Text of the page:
For some Arabic tribes, the tribal lineage can give the patrilinear ancestry, or male-only lines. Keep in mind that these lineages are available in texts and can be subjective or political in nature, depending on who was recording the information. Check local libraries and universities for books on Middle Eastern tribes in the areas where your ancestors originated. Many of the FamilySearch Wiki Middle East pages also include information about some of the popular tribes in the countries as well as what surnames usually belonged to those tribes.

Helpful Hints in Researching Middle East Records

When researching your Middle Eastern ancestors, keep in mind which language they spoke, what their religion was, and where they lived.

An ancient book written in arabic.

Middle Eastern Languages

 Because of the vast area of the Ottoman Empire, there were four major languages spoken: Turkish, Persian, Syriac, and Arabic. The majority spoke Turkish, while the educated spoke Persian, and Islamic prayers were in Arabic. Some ethnic minorities spoke their own languages.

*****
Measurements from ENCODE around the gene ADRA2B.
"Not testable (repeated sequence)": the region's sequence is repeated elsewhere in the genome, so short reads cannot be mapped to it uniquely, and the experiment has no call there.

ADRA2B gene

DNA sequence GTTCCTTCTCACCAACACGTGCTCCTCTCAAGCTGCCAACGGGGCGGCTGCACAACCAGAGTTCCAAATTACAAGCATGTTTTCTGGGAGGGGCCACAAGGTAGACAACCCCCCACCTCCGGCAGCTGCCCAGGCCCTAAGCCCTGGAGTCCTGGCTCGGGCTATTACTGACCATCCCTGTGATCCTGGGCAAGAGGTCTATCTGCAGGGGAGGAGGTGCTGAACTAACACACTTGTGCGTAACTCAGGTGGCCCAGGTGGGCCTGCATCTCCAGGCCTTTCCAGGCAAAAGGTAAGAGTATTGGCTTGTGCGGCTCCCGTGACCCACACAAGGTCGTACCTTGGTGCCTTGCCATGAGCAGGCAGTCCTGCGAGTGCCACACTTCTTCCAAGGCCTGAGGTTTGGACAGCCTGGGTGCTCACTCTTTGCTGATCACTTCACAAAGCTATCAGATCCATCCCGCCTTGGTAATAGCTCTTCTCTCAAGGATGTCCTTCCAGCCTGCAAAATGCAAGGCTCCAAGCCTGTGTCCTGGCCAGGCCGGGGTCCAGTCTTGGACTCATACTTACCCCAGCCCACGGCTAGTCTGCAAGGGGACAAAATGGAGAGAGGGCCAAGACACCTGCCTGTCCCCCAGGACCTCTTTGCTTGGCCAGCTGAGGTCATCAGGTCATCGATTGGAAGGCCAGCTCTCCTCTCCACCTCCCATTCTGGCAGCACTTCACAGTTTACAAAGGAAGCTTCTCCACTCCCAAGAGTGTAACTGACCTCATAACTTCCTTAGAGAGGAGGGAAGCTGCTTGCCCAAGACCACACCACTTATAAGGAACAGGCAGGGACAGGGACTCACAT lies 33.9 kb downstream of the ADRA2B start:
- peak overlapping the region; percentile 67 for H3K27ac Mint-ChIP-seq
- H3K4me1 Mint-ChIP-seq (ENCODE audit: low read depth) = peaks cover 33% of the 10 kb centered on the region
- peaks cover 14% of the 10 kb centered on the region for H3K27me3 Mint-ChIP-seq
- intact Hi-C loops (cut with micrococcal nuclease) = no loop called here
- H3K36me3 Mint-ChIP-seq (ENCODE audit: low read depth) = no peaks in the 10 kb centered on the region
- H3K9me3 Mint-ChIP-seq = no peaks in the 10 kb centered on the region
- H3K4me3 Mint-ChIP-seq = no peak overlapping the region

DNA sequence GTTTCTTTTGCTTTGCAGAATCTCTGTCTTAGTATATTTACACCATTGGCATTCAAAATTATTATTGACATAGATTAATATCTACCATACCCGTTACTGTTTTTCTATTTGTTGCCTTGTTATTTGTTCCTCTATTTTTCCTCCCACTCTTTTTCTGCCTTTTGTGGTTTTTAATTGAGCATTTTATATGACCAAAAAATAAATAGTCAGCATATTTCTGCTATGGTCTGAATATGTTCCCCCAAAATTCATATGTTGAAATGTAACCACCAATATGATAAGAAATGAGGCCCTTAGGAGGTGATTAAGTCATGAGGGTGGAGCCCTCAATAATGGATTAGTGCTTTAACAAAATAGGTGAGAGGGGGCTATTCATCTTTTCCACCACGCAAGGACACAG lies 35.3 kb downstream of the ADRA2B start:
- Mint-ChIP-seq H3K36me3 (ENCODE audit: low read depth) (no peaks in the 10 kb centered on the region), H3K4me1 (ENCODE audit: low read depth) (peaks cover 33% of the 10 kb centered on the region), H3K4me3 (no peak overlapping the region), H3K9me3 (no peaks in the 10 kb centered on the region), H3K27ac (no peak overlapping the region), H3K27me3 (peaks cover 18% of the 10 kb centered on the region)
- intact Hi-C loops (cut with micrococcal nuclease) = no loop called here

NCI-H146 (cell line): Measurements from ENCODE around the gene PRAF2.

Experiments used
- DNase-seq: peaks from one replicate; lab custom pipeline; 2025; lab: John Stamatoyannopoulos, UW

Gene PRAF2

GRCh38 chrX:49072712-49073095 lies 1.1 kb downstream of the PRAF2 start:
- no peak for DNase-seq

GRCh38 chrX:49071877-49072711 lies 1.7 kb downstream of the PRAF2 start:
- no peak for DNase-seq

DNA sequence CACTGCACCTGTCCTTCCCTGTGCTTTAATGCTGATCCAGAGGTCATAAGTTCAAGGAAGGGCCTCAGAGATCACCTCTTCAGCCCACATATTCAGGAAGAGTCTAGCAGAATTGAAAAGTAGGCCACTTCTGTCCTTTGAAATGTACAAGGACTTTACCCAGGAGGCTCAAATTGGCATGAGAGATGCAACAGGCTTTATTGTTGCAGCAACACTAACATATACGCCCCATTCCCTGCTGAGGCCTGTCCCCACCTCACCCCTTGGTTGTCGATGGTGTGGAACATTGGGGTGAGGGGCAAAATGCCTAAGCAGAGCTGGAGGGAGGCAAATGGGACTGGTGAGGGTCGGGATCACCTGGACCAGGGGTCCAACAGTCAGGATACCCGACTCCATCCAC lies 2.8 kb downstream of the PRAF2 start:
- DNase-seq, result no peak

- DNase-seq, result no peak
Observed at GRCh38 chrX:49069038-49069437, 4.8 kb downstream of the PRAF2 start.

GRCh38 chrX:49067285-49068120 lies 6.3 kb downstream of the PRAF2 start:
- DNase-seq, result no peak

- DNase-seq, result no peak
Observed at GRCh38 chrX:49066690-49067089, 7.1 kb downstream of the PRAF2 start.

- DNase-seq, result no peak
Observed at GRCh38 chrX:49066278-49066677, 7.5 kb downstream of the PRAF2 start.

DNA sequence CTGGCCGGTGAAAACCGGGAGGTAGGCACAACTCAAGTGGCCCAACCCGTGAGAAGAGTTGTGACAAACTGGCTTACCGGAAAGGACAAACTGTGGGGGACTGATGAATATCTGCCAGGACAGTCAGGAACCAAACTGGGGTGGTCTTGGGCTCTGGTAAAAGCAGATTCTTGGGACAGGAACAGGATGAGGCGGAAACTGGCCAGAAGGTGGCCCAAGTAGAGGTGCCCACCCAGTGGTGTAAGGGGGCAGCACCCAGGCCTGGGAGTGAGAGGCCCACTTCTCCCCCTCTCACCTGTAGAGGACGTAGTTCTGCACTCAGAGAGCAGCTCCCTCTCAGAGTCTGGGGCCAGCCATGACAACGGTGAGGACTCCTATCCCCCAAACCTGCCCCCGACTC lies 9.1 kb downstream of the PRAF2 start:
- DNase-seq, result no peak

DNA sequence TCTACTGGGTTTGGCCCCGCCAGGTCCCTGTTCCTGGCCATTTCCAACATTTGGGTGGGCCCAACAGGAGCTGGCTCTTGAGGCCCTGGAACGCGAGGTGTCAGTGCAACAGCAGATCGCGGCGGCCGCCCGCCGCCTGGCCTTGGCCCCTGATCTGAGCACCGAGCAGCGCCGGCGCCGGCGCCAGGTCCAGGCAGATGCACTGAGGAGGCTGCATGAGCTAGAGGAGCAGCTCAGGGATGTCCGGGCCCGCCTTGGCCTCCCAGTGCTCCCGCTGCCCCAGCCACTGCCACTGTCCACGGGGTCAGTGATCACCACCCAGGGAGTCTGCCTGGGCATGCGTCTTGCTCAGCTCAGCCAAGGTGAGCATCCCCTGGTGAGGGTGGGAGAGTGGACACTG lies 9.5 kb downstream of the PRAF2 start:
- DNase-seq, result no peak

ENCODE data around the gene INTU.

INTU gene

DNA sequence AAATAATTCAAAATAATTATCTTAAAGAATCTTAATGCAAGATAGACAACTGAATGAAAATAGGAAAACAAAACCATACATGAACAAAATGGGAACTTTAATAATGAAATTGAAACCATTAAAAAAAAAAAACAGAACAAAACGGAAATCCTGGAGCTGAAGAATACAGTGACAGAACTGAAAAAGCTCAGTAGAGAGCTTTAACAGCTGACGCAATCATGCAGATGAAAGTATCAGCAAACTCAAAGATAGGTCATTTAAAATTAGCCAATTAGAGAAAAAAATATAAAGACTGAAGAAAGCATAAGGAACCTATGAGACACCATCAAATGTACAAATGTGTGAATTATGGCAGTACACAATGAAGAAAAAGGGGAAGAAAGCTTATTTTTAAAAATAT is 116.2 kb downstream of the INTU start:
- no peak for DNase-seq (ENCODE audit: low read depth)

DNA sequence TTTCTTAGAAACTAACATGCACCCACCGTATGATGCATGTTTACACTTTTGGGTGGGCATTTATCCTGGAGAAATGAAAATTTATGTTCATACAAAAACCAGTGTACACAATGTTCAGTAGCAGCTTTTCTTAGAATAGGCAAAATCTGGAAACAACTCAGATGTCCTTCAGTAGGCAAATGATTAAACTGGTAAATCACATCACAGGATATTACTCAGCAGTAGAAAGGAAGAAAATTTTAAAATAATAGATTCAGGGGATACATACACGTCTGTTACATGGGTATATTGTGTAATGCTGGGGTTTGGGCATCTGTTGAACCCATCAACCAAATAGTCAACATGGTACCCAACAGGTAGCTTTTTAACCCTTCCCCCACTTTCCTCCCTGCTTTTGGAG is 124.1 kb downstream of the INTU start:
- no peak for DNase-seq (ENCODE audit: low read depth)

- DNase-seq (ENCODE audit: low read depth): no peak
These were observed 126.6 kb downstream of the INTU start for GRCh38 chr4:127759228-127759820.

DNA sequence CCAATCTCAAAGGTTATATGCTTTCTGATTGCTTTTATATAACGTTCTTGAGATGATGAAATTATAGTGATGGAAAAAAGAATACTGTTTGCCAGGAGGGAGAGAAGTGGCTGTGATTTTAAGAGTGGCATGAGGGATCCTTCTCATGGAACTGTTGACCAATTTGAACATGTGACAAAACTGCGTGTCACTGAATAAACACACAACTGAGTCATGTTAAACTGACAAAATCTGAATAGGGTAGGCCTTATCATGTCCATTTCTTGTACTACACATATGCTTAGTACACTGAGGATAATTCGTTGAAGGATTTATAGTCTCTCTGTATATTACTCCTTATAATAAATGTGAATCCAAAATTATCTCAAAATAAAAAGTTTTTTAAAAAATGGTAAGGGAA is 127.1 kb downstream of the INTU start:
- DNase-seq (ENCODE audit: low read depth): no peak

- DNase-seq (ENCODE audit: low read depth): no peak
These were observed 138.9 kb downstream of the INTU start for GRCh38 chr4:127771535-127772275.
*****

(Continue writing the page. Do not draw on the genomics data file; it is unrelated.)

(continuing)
All official business, military documents, and government documents were done in the Ottoman-Turkish language. Now considered a dead language, it was a mix of Turkish, Arabic, and Persian grammar and vocabulary.

Your Ancestor’s Location

When you know the area your ancestors came from, use FamilySearch Wiki country pages to help you get started. As you start researching, keep in mind the records may be written in different languages, and in those areas under foreign control, such as Lebanon, you might need to go to the ruling countries’ sites for records.

two middle eastern churches

Middle Eastern Religion